First, the year-on-year growth in hours worked has collapsed to 0.7 per cent after expanding more than three per cent at the turn of the year. Second, median hourly wages are now barely growing at all: 0.4 per cent from roughly two per cent at the onset of the year. Third, average wage rates have also substantially slowed, to 2.4 per cent from 3.5 per cent year-over year at the start of 2018.

The bank also seems more confident that the “composite of growth is more balanced.” This, at the margin, is an upgrade from the comment in the last press statement back on Sept. 5 that “the rotation of demand towards business investment and exports is proceeding.”

One by one, the bank has reduced the risks and uncertainties surrounding its forecast.

Another new wrinkle was that the overnight rate “will need to rise to a neutral stance.” This is the first time we have seen such a Jerome Powell-like reference to neutral, which is estimated to be between 2.5 and 3.5 per cent (with the bank emphasizing the midpoint).

This stems from another new development in the form of the BoC telling us that the economy is “operating at capacity.” For quite a while, Governor Stephen Poloz has expressed a degree of confidence that there was still some evidence of slack remaining in the economy (“… growth to average near potential” was the depiction in the last statement). That no longer seems to be the case.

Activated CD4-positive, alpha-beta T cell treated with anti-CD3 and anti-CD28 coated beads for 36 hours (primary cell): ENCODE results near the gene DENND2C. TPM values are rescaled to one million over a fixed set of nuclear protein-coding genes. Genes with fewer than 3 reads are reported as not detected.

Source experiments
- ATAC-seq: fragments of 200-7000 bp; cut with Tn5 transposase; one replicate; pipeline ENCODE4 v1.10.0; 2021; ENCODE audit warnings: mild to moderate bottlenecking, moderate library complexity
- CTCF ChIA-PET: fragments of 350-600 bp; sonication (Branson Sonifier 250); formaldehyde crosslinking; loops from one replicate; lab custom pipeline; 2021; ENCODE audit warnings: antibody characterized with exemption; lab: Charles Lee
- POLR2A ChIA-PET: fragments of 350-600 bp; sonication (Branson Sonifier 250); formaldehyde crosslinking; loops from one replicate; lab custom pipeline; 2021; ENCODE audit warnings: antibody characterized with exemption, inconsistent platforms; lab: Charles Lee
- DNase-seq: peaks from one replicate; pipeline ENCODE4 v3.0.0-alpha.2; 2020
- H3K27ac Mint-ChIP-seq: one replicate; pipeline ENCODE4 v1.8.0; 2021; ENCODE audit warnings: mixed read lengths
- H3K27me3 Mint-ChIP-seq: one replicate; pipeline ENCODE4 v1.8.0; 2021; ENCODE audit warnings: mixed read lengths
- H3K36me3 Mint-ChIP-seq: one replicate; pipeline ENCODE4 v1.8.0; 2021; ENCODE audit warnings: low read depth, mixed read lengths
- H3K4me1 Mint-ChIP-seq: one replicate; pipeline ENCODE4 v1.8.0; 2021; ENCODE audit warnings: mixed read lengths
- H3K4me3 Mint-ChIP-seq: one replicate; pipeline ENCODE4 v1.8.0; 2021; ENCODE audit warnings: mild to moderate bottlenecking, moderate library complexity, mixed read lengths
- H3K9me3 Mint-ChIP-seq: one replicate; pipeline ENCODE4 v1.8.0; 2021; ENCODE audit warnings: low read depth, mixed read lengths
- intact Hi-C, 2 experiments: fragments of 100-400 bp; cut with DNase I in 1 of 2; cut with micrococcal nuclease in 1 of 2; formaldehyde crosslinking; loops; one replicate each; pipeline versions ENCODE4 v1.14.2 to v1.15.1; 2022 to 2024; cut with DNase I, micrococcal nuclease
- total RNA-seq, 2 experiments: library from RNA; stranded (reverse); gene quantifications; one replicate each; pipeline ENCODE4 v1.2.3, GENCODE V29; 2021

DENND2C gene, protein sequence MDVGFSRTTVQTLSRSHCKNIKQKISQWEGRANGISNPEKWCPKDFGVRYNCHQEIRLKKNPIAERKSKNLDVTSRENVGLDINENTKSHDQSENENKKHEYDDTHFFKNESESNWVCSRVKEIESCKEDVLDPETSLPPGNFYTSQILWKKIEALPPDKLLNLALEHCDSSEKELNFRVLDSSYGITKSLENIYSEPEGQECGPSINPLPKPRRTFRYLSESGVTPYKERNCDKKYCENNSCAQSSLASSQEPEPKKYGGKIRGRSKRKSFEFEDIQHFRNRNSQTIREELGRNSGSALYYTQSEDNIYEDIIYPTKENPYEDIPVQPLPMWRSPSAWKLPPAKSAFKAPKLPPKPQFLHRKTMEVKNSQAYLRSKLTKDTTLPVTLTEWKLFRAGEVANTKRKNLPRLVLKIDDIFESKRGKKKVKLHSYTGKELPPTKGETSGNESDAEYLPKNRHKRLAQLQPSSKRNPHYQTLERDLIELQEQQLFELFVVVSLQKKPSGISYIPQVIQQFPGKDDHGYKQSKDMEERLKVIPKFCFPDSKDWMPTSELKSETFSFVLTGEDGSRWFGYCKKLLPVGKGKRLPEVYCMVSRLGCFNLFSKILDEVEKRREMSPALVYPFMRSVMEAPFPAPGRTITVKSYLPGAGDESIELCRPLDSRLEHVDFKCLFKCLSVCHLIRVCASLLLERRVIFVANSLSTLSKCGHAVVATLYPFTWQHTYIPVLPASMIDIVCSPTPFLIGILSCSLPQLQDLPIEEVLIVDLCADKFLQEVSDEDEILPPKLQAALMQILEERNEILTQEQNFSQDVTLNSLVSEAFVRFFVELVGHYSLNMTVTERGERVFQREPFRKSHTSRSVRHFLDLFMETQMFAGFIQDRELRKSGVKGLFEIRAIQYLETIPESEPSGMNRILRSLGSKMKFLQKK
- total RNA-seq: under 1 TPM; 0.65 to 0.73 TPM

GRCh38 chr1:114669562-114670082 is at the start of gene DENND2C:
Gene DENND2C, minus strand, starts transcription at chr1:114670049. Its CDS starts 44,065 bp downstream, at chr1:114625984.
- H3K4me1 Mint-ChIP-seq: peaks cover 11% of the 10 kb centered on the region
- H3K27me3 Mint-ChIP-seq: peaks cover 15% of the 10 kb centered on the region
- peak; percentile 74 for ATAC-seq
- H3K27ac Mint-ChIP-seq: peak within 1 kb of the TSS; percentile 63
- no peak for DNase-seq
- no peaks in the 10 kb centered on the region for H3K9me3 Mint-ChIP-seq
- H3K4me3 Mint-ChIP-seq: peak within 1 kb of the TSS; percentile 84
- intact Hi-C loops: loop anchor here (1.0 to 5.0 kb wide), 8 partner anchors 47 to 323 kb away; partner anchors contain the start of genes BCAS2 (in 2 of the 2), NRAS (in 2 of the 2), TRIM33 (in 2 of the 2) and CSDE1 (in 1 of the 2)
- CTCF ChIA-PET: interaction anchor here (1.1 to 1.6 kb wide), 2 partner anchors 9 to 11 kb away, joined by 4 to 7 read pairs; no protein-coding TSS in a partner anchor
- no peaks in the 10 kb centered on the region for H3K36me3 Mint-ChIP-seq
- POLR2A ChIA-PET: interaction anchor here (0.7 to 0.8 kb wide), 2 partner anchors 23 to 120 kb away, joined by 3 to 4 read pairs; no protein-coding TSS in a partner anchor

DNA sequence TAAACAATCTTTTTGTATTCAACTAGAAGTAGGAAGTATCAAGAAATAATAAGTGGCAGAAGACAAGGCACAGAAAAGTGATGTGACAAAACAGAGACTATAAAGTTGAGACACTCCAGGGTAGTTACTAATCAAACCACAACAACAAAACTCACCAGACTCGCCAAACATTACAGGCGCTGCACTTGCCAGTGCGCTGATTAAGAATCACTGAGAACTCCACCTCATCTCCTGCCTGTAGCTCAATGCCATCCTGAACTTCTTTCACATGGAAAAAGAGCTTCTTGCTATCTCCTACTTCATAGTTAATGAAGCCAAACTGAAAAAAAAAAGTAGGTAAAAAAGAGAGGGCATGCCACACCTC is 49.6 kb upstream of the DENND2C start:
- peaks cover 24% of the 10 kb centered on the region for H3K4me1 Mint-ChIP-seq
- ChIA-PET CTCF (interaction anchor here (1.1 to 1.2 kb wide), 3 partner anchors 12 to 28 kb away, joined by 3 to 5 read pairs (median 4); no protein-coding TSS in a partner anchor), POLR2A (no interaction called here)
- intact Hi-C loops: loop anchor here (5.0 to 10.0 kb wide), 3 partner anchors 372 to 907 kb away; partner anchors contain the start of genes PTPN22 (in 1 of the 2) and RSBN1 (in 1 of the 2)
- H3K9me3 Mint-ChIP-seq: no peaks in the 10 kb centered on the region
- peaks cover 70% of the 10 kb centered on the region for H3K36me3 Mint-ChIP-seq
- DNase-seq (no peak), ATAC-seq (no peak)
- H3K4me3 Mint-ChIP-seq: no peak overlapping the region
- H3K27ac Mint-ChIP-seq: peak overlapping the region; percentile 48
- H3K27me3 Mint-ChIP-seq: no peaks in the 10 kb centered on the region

If the BoC thinks the output gap is closed, and is forecasting growth to be at potential, then it stands to reason that a central banker would move to neutral and not waste much time getting there

If the BoC thinks the output gap is closed, and is forecasting growth to be at potential, then it stands to reason that a central banker would move to neutral and not waste much time getting there.

The bank also removed the phrase that it will “continue to take a gradual approach,” which leaves the door open for a quicker pace if it sees fit. That is the new risk and the front end of the Canada curve — and the loonie picked up on this right away.

There were some caveats in the statement that could be construed as not being that hawkish — such as expecting the U.S. economy to moderate and noting the ongoing decline in commodity prices (though the bank curiously attaches this to the U.S.-China trade skirmish).

But what has not changed is the view that there is a moderate amount of slack left in the economy, and that the BoC will not have to get anywhere close to neutral to achieve its inflation target.

The truth is always in the price, so let’s have a look at a few of the prices.